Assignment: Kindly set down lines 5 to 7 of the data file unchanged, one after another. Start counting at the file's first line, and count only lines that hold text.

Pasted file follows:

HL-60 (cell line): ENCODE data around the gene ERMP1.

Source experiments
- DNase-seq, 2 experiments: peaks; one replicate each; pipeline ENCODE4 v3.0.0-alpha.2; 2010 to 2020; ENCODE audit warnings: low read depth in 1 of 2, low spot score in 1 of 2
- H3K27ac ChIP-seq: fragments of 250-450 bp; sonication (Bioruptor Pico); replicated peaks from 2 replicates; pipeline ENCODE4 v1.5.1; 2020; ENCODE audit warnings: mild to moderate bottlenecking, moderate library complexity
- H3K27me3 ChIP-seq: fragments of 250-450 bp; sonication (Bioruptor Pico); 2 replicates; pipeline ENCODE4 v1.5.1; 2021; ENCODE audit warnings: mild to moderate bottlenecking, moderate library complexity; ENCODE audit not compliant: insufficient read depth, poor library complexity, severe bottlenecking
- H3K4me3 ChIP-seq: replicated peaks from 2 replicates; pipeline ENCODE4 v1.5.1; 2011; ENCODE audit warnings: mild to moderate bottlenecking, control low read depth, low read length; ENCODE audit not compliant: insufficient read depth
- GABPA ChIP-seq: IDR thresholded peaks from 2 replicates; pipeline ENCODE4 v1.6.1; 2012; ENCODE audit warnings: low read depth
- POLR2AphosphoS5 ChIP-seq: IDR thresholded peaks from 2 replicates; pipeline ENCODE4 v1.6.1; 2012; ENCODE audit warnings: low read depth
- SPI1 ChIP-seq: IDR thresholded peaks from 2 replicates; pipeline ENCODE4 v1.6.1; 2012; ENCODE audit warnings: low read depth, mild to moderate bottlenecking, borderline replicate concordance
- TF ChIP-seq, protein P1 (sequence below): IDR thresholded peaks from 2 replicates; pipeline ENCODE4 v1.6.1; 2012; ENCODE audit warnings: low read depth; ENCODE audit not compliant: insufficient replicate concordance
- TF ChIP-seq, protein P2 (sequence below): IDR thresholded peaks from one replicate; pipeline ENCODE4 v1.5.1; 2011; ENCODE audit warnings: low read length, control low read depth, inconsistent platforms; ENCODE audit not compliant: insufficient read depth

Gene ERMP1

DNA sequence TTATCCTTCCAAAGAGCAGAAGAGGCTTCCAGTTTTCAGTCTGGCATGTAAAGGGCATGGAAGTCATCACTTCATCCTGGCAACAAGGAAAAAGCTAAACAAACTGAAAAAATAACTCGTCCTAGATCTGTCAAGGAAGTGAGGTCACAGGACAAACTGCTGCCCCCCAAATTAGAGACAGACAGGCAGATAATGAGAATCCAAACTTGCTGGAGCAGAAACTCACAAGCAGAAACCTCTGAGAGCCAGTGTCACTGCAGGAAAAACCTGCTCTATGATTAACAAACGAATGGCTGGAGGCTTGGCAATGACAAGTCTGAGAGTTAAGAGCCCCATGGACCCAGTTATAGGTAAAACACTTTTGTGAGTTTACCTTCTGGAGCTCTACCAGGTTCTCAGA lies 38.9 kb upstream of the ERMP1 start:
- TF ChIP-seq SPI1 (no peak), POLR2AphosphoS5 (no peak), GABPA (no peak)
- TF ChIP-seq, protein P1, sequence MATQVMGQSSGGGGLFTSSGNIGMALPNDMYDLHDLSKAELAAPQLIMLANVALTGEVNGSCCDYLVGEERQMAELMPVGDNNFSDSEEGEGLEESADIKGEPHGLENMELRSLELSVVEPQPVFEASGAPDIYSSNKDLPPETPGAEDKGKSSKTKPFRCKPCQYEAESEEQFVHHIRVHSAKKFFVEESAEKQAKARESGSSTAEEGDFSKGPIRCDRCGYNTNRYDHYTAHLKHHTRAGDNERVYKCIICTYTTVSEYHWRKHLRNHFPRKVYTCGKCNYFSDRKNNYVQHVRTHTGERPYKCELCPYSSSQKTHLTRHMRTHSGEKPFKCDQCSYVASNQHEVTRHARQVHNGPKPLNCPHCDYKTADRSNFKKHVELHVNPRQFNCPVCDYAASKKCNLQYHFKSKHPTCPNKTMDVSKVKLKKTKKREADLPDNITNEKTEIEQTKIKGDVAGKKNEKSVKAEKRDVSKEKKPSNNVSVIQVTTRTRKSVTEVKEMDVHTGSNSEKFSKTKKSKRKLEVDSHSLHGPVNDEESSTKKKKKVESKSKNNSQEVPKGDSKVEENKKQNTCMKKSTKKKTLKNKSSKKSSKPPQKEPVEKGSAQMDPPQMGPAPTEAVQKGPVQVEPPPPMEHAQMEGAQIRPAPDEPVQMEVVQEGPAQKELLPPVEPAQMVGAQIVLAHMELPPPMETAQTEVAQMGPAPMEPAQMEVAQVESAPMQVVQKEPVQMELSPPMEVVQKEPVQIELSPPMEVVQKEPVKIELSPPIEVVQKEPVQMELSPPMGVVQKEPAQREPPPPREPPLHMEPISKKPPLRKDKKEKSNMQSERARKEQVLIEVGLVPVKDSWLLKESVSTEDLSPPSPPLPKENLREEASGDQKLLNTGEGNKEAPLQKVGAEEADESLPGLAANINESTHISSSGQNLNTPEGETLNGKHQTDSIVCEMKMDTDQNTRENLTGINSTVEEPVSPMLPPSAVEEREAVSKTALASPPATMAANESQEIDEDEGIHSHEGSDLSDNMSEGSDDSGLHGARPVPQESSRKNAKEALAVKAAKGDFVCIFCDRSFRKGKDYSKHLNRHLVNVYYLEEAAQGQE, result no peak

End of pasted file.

- H3K27me3 ChIP-seq: fragments of 250-450 bp; sonication (Bioruptor Pico); 2 replicates; pipeline ENCODE4 v1.5.1; 2021; ENCODE audit warnings: mild to moderate bottlenecking, moderate library complexity; ENCODE audit not compliant: insufficient read depth, poor library complexity, severe bottlenecking
- H3K4me3 ChIP-seq: replicated peaks from 2 replicates; pipeline ENCODE4 v1.5.1; 2011; ENCODE audit warnings: mild to moderate bottlenecking, control low read depth, low read length; ENCODE audit not compliant: insufficient read depth
- GABPA ChIP-seq: IDR thresholded peaks from 2 replicates; pipeline ENCODE4 v1.6.1; 2012; ENCODE audit warnings: low read depth